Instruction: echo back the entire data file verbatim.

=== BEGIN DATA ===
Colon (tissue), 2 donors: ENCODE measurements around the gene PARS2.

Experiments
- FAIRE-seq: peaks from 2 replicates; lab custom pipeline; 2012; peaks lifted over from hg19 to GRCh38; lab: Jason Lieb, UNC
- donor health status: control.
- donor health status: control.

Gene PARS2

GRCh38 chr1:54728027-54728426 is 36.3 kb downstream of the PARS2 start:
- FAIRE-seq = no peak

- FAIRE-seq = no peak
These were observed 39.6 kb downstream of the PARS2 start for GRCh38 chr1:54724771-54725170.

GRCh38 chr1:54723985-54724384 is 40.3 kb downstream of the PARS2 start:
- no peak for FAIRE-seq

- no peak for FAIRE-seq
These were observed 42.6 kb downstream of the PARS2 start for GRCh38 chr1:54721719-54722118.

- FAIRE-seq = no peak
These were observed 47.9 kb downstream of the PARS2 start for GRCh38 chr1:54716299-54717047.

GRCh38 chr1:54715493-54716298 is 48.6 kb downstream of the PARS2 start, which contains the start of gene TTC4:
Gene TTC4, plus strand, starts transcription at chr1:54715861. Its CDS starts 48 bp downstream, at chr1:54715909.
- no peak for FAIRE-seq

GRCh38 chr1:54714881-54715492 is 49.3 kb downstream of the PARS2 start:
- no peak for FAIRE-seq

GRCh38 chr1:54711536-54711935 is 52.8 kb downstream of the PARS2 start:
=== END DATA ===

Colon (tissue), 2 donors: ENCODE measurements around the gene PARS2.

Experiments
- FAIRE-seq: peaks from 2 replicates; lab custom pipeline; 2012; peaks lifted over from hg19 to GRCh38; lab: Jason Lieb, UNC
- donor health status: control.
- donor health status: control.

Gene PARS2

GRCh38 chr1:54728027-54728426 is 36.3 kb downstream of the PARS2 start:
- FAIRE-seq = no peak

- FAIRE-seq = no peak
These were observed 39.6 kb downstream of the PARS2 start for GRCh38 chr1:54724771-54725170.

GRCh38 chr1:54723985-54724384 is 40.3 kb downstream of the PARS2 start:
- no peak for FAIRE-seq

- no peak for FAIRE-seq
These were observed 42.6 kb downstream of the PARS2 start for GRCh38 chr1:54721719-54722118.

- FAIRE-seq = no peak
These were observed 47.9 kb downstream of the PARS2 start for GRCh38 chr1:54716299-54717047.

GRCh38 chr1:54715493-54716298 is 48.6 kb downstream of the PARS2 start, which contains the start of gene TTC4:
Gene TTC4, plus strand, starts transcription at chr1:54715861. Its CDS starts 48 bp downstream, at chr1:54715909.
- no peak for FAIRE-seq

GRCh38 chr1:54714881-54715492 is 49.3 kb downstream of the PARS2 start:
- no peak for FAIRE-seq

GRCh38 chr1:54711536-54711935 is 52.8 kb downstream of the PARS2 start: